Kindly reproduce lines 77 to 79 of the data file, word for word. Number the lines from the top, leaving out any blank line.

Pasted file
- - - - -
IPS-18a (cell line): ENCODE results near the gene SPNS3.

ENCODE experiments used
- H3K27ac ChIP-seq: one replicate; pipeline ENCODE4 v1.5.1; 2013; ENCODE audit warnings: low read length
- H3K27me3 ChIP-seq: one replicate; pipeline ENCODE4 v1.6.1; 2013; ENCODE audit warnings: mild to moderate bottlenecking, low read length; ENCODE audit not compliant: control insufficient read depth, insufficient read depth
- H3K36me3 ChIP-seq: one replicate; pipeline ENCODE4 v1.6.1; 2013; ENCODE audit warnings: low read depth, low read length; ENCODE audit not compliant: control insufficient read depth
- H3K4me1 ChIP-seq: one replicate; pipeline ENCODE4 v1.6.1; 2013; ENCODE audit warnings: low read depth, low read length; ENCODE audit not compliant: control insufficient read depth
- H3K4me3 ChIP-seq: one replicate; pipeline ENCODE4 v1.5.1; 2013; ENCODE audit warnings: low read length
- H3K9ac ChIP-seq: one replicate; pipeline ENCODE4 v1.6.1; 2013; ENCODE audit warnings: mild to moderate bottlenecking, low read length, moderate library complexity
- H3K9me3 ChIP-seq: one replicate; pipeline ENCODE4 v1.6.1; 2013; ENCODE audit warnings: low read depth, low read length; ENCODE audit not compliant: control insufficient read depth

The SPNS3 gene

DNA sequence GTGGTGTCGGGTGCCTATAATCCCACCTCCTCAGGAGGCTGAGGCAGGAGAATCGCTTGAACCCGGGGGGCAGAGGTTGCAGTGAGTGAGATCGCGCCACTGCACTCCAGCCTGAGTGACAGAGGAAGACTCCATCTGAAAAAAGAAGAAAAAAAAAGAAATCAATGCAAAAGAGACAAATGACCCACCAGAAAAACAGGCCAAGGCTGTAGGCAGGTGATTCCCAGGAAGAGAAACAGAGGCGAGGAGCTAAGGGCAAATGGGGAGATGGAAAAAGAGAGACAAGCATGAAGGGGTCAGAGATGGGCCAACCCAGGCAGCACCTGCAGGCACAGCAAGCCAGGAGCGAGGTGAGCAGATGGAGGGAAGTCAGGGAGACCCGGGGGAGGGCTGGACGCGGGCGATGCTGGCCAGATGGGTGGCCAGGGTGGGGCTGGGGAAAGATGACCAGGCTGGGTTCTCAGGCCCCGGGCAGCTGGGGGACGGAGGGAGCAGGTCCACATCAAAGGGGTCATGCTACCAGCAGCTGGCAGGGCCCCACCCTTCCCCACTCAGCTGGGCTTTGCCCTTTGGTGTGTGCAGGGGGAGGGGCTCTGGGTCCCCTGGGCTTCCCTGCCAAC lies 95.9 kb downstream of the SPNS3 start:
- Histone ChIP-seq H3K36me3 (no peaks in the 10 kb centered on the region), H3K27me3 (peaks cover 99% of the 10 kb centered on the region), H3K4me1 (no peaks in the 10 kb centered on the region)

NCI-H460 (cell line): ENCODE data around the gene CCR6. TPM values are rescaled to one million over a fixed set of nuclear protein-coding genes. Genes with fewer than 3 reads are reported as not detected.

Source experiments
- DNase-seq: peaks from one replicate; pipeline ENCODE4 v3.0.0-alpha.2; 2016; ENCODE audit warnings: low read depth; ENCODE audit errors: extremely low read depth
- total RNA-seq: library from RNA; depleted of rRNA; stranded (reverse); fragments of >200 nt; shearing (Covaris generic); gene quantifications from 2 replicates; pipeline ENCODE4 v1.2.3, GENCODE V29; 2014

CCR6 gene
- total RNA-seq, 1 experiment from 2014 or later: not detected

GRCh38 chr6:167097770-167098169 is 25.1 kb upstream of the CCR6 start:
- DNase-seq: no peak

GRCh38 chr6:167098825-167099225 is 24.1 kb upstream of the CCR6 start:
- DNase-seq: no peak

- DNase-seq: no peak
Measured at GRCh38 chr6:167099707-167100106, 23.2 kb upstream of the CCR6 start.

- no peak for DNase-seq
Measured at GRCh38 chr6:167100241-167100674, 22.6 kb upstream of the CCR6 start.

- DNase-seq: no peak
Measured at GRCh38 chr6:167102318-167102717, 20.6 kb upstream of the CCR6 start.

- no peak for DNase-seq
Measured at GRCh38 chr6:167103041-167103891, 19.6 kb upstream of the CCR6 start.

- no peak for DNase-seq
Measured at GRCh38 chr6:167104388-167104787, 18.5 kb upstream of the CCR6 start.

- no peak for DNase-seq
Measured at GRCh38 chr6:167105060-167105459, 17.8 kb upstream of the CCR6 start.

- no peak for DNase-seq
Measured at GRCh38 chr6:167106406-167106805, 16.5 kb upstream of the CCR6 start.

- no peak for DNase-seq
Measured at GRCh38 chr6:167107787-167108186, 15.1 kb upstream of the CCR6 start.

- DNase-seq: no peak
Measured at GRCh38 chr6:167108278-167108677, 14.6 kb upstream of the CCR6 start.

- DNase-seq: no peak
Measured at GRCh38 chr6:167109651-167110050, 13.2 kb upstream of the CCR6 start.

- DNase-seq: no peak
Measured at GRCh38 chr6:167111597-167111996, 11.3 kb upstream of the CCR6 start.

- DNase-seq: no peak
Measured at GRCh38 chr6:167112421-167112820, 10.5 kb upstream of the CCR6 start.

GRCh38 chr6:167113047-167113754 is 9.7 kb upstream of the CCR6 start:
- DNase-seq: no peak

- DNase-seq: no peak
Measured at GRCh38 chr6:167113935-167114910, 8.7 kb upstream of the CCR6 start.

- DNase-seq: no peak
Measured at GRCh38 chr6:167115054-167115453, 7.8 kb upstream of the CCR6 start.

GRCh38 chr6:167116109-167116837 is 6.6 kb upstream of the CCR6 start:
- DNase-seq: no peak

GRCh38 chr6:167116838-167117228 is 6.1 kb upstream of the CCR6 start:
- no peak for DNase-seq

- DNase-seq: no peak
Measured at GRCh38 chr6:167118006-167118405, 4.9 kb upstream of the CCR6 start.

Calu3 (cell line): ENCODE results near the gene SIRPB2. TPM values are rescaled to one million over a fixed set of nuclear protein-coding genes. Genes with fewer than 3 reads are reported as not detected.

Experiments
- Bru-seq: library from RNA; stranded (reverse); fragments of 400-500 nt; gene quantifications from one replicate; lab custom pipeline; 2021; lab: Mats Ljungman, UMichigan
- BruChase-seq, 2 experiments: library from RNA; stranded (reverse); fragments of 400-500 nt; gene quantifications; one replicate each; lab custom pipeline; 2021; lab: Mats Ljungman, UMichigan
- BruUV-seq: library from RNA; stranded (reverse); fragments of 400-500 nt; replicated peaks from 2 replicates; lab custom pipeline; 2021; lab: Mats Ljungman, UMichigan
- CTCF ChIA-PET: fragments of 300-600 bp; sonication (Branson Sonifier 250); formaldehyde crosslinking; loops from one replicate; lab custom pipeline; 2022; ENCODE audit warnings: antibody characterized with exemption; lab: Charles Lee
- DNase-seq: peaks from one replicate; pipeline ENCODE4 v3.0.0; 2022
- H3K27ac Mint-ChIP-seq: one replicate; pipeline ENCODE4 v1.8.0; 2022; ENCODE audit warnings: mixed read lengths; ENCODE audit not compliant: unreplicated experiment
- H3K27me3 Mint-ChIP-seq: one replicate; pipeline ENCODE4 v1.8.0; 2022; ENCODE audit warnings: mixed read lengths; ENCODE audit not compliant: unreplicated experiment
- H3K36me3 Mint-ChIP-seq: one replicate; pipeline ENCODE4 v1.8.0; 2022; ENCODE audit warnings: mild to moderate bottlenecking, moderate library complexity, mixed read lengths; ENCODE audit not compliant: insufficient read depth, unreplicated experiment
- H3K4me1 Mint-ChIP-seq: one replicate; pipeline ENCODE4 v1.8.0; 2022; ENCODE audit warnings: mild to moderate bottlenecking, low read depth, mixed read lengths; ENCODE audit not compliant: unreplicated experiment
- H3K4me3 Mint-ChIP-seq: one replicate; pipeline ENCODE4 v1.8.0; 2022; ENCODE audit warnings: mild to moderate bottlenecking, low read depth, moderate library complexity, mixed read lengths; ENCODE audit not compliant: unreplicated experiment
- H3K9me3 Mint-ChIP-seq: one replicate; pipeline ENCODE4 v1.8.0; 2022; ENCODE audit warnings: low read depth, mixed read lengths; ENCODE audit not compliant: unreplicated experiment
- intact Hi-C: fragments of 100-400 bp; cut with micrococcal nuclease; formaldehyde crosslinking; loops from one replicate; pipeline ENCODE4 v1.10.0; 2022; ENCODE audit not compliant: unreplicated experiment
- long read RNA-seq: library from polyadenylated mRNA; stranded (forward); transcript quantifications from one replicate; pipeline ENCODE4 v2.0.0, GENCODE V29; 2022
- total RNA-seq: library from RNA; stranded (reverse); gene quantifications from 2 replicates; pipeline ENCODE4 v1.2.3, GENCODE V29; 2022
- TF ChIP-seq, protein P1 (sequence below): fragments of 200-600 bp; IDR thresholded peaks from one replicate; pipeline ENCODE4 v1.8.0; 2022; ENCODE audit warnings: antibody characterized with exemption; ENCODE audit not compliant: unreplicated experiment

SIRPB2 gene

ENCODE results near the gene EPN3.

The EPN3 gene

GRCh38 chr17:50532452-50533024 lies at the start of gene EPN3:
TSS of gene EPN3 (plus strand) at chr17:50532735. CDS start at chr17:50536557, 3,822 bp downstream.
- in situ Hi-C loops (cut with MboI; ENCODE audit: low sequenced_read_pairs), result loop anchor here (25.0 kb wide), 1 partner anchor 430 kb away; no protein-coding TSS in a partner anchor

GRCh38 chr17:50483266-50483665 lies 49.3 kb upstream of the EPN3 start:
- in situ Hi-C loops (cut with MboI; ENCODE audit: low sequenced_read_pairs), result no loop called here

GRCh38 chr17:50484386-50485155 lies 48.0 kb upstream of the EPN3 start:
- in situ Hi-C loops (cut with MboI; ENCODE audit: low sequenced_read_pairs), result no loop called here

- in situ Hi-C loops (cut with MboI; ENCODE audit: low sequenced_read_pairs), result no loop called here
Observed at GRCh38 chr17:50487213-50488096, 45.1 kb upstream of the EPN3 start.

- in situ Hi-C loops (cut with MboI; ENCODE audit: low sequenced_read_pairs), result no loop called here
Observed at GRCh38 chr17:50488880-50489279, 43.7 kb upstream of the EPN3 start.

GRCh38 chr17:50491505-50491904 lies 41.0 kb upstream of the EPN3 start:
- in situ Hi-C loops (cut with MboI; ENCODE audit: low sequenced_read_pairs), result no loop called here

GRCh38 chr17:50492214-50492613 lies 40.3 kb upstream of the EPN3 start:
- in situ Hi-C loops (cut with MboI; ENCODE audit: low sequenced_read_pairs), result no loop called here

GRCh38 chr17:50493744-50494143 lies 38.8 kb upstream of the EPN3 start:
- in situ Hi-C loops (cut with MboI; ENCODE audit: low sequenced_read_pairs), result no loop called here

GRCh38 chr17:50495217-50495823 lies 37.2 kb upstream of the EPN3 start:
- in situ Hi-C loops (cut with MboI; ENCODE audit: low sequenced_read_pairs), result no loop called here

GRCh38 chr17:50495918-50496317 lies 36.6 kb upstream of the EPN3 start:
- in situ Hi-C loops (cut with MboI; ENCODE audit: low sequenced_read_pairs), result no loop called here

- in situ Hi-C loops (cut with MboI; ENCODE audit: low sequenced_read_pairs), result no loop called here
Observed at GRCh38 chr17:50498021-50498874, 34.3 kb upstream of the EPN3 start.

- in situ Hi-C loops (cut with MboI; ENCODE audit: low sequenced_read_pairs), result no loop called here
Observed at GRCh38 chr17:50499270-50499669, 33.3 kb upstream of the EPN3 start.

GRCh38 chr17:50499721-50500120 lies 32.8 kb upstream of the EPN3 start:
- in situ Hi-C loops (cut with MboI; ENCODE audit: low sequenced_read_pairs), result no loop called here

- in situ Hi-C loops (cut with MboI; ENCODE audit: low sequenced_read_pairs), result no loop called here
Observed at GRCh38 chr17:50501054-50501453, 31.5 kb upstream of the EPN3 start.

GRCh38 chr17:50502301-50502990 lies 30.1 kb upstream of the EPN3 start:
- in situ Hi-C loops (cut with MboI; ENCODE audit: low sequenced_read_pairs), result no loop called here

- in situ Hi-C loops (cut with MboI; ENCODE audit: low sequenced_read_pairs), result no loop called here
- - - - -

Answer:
ENCODE results near the gene EPN3.

The EPN3 gene

GRCh38 chr17:50532452-50533024 lies at the start of gene EPN3: